Fixing the display order was a simple matter of going into System Preferences → Displays → Arrangement, and dragging the monitors back into the proper order.

However, it took a little longer to figure out a solution to the blurriness issue. In the System Preferences → Displays window for the blurry monitor, the Resolution radio button was set to "Default for display" as usual. When I changed it to Scaled, the available values were "1080i" (selected), and 720p.

Changing the setting to 720p caused the display to be sharp again, but everything on that monitor ended up being sized way too large.  (Plus, I then was only presumably getting 720 pixels of vertical resolution, instead of the 1920x1080 of which the monitor was capable.)

The solution turned out to be to close the Displays windows, unplug and replug that monitor's HDMI cable, and then open System Preferences → Displays again.  After doing that, the Displays window → Color tab → Resolution (scaled) selection for the blurry monitor now displayed two additional options which weren't there before: "1080p" and "1600 x 900".



Changing the selection to the now-available "1080p" fixed the problem: All text and images on the monitor became nice and sharp again, and the overscan went away.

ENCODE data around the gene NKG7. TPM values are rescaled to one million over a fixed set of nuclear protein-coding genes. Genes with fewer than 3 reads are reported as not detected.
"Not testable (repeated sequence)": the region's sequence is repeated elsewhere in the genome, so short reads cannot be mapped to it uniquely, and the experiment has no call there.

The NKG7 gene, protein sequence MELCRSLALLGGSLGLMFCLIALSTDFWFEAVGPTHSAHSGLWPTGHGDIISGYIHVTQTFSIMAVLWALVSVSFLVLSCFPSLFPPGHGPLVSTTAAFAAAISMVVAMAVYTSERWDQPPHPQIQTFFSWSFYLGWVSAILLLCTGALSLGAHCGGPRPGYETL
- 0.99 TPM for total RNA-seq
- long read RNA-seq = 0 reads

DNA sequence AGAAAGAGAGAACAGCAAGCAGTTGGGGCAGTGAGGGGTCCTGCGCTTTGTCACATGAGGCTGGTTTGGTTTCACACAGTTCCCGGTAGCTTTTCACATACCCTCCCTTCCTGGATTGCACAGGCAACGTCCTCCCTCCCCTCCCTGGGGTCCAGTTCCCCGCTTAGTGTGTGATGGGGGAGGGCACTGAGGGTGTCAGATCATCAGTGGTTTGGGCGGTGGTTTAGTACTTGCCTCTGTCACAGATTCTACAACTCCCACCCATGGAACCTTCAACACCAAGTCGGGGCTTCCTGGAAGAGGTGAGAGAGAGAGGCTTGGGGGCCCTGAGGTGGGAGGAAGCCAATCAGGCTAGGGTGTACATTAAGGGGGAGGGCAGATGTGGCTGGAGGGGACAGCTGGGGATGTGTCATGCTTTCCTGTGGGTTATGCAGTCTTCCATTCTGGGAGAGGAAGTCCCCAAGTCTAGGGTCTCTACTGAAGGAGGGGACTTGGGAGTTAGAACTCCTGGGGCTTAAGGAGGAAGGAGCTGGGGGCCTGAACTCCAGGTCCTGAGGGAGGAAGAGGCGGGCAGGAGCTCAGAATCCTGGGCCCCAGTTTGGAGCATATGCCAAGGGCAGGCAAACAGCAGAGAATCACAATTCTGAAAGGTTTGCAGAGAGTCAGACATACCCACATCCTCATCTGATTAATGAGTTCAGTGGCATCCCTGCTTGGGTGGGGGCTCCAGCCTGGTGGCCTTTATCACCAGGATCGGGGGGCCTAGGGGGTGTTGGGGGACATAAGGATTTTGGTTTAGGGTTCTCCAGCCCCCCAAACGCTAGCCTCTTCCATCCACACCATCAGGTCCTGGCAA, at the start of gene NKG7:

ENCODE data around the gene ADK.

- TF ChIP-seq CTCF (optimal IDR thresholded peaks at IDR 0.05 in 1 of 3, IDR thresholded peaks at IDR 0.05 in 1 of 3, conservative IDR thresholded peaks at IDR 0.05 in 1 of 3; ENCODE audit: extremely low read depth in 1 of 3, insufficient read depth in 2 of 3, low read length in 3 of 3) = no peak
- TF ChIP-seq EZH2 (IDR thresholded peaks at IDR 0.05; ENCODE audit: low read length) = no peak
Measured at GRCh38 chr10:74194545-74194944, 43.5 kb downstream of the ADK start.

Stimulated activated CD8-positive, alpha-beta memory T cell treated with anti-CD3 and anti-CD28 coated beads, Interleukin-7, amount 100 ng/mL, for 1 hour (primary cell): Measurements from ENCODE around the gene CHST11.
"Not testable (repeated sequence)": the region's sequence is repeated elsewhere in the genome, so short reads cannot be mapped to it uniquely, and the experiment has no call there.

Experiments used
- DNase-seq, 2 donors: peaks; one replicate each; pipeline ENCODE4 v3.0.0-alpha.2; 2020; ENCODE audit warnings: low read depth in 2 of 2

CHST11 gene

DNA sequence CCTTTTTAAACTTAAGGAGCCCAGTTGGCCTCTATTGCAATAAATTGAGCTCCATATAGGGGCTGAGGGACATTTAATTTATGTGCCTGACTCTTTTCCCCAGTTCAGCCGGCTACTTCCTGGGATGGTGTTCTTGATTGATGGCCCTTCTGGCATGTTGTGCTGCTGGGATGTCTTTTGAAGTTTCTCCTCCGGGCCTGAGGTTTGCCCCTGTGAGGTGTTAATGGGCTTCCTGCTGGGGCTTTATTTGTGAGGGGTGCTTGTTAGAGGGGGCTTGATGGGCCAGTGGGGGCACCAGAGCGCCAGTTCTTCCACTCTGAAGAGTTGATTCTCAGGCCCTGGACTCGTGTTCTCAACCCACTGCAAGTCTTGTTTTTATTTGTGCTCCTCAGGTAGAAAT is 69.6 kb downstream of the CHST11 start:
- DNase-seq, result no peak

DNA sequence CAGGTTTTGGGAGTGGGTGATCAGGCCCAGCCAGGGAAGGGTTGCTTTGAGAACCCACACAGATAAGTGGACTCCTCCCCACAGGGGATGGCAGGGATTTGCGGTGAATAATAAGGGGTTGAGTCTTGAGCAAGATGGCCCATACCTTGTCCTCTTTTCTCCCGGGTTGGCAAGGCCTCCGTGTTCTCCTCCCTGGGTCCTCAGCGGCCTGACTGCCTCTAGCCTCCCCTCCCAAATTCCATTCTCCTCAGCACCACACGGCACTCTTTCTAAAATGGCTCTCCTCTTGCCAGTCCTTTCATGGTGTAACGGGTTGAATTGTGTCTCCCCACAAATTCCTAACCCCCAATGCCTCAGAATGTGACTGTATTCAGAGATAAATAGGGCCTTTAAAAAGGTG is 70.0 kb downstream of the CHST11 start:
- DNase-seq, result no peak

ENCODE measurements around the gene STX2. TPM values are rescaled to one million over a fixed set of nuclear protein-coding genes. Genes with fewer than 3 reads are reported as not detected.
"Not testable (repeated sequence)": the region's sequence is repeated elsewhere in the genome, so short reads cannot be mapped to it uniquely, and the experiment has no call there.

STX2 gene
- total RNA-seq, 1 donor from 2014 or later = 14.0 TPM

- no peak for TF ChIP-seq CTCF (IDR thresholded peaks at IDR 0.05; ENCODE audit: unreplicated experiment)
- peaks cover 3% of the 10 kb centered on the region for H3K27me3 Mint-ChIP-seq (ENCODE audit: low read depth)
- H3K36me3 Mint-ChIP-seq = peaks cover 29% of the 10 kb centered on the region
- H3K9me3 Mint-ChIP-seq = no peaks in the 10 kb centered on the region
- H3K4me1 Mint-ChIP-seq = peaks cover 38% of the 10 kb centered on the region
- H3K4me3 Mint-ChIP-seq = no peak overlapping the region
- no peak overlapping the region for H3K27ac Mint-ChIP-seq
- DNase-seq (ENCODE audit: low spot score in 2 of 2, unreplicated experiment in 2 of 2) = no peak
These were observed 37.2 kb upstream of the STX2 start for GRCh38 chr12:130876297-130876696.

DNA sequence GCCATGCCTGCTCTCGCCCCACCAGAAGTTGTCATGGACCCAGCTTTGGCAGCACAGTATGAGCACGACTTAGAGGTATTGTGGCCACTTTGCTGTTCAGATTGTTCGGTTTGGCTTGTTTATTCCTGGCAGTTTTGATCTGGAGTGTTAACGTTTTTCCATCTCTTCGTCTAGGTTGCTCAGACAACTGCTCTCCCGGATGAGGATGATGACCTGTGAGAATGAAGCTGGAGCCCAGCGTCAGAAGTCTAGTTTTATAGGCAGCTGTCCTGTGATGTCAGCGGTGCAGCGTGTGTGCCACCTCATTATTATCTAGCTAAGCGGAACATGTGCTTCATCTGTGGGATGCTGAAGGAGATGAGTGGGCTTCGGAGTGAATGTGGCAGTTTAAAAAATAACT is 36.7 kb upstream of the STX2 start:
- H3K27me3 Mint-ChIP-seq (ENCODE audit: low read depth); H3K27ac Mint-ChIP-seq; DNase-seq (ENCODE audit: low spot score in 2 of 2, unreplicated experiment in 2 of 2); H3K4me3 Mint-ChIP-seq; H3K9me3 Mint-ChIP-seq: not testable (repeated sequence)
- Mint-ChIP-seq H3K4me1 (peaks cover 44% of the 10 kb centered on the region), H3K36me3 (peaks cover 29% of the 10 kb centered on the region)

Monday, December 04, 2017

Advent of Code 2017 - SmartyStreets Sponsor Text

I just learned about the Advent of Code -- an event with a new short, fun programming puzzle published in each of the 24 days leading up to Christmas.

I noticed that primary event sponsor SmartyStreets has some cryptic text as their sponsor comment:

U2VuZGluZyBDaH Jpc3RtYXMgY2Fy ZHMgdG8gYmFkIG FkZHJlc3Nlcz8K

I won't spoil what it says here, but the only hint you should need to decode the text is that it is base64 encoded. (Also, automatic base64 decoder websites are readily available!)

Also, I'm publishing my C# Advent of Code 2017 solutions on GitHub. I'm generally aiming to optimize them for readability, rather than for minimum lines of code or fastest possible execution speed -- which is what I generally do as well when writing actual production code.  That being said, I have been pretty blown away by the impressive brevity of the solutions of some of the event leaderboard's top members!